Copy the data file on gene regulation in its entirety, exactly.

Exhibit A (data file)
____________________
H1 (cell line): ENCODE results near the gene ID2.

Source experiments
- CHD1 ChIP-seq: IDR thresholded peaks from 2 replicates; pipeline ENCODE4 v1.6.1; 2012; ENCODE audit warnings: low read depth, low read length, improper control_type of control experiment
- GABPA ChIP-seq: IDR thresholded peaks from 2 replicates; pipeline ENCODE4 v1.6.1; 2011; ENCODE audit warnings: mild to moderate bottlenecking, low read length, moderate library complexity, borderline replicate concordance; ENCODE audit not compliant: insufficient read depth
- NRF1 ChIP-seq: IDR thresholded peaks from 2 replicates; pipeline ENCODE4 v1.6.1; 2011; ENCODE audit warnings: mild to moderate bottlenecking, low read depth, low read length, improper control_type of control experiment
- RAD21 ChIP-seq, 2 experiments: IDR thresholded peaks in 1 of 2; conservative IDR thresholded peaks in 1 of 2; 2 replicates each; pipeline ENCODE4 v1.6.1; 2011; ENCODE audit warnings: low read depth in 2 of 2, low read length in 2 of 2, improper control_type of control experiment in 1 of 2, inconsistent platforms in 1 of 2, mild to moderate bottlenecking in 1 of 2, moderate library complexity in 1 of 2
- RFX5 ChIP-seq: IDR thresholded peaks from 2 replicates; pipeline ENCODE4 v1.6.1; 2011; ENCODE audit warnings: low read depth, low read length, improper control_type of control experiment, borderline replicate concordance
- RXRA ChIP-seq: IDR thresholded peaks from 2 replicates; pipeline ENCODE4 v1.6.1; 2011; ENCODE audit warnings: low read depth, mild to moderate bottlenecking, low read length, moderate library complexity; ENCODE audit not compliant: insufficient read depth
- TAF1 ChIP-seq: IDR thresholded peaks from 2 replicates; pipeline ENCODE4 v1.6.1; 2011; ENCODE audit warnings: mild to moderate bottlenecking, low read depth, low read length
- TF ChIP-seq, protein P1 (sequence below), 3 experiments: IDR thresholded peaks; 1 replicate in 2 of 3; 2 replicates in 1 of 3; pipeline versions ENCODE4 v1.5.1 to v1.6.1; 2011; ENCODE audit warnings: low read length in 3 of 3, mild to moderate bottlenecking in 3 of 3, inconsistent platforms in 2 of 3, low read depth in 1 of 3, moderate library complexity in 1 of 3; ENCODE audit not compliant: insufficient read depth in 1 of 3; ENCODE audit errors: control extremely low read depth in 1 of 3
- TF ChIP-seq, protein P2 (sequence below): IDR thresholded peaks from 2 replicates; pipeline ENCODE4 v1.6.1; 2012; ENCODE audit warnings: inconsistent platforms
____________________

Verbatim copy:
H1 (cell line): ENCODE results near the gene ID2.

Source experiments
- CHD1 ChIP-seq: IDR thresholded peaks from 2 replicates; pipeline ENCODE4 v1.6.1; 2012; ENCODE audit warnings: low read depth, low read length, improper control_type of control experiment
- GABPA ChIP-seq: IDR thresholded peaks from 2 replicates; pipeline ENCODE4 v1.6.1; 2011; ENCODE audit warnings: mild to moderate bottlenecking, low read length, moderate library complexity, borderline replicate concordance; ENCODE audit not compliant: insufficient read depth
- NRF1 ChIP-seq: IDR thresholded peaks from 2 replicates; pipeline ENCODE4 v1.6.1; 2011; ENCODE audit warnings: mild to moderate bottlenecking, low read depth, low read length, improper control_type of control experiment
- RAD21 ChIP-seq, 2 experiments: IDR thresholded peaks in 1 of 2; conservative IDR thresholded peaks in 1 of 2; 2 replicates each; pipeline ENCODE4 v1.6.1; 2011; ENCODE audit warnings: low read depth in 2 of 2, low read length in 2 of 2, improper control_type of control experiment in 1 of 2, inconsistent platforms in 1 of 2, mild to moderate bottlenecking in 1 of 2, moderate library complexity in 1 of 2
- RFX5 ChIP-seq: IDR thresholded peaks from 2 replicates; pipeline ENCODE4 v1.6.1; 2011; ENCODE audit warnings: low read depth, low read length, improper control_type of control experiment, borderline replicate concordance
- RXRA ChIP-seq: IDR thresholded peaks from 2 replicates; pipeline ENCODE4 v1.6.1; 2011; ENCODE audit warnings: low read depth, mild to moderate bottlenecking, low read length, moderate library complexity; ENCODE audit not compliant: insufficient read depth
- TAF1 ChIP-seq: IDR thresholded peaks from 2 replicates; pipeline ENCODE4 v1.6.1; 2011; ENCODE audit warnings: mild to moderate bottlenecking, low read depth, low read length
- TF ChIP-seq, protein P1 (sequence below), 3 experiments: IDR thresholded peaks; 1 replicate in 2 of 3; 2 replicates in 1 of 3; pipeline versions ENCODE4 v1.5.1 to v1.6.1; 2011; ENCODE audit warnings: low read length in 3 of 3, mild to moderate bottlenecking in 3 of 3, inconsistent platforms in 2 of 3, low read depth in 1 of 3, moderate library complexity in 1 of 3; ENCODE audit not compliant: insufficient read depth in 1 of 3; ENCODE audit errors: control extremely low read depth in 1 of 3
- TF ChIP-seq, protein P2 (sequence below): IDR thresholded peaks from 2 replicates; pipeline ENCODE4 v1.6.1; 2012; ENCODE audit warnings: inconsistent platforms